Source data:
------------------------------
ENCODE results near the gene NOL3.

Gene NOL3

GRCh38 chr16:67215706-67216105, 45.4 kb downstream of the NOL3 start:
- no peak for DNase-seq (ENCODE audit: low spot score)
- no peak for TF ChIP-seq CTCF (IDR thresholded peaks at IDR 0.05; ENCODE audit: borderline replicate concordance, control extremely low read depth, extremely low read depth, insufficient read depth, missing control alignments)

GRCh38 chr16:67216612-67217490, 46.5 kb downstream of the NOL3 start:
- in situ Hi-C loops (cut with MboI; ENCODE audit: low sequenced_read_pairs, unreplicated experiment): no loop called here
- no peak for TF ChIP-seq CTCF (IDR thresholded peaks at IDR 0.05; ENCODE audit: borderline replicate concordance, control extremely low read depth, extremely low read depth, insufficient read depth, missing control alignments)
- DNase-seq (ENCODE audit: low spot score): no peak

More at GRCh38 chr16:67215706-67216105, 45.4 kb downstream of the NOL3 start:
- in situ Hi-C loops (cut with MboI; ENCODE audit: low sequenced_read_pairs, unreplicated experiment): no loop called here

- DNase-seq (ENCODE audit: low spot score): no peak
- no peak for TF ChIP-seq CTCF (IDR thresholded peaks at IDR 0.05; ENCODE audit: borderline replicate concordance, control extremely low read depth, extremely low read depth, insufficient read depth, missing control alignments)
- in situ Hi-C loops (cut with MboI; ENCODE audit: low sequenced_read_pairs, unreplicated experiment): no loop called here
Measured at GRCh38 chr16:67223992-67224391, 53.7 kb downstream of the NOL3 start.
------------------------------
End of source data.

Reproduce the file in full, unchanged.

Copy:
ENCODE results near the gene NOL3.

Gene NOL3

GRCh38 chr16:67215706-67216105, 45.4 kb downstream of the NOL3 start:
- no peak for DNase-seq (ENCODE audit: low spot score)
- no peak for TF ChIP-seq CTCF (IDR thresholded peaks at IDR 0.05; ENCODE audit: borderline replicate concordance, control extremely low read depth, extremely low read depth, insufficient read depth, missing control alignments)

GRCh38 chr16:67216612-67217490, 46.5 kb downstream of the NOL3 start:
- in situ Hi-C loops (cut with MboI; ENCODE audit: low sequenced_read_pairs, unreplicated experiment): no loop called here
- no peak for TF ChIP-seq CTCF (IDR thresholded peaks at IDR 0.05; ENCODE audit: borderline replicate concordance, control extremely low read depth, extremely low read depth, insufficient read depth, missing control alignments)
- DNase-seq (ENCODE audit: low spot score): no peak

More at GRCh38 chr16:67215706-67216105, 45.4 kb downstream of the NOL3 start:
- in situ Hi-C loops (cut with MboI; ENCODE audit: low sequenced_read_pairs, unreplicated experiment): no loop called here

- DNase-seq (ENCODE audit: low spot score): no peak
- no peak for TF ChIP-seq CTCF (IDR thresholded peaks at IDR 0.05; ENCODE audit: borderline replicate concordance, control extremely low read depth, extremely low read depth, insufficient read depth, missing control alignments)
- in situ Hi-C loops (cut with MboI; ENCODE audit: low sequenced_read_pairs, unreplicated experiment): no loop called here
Measured at GRCh38 chr16:67223992-67224391, 53.7 kb downstream of the NOL3 start.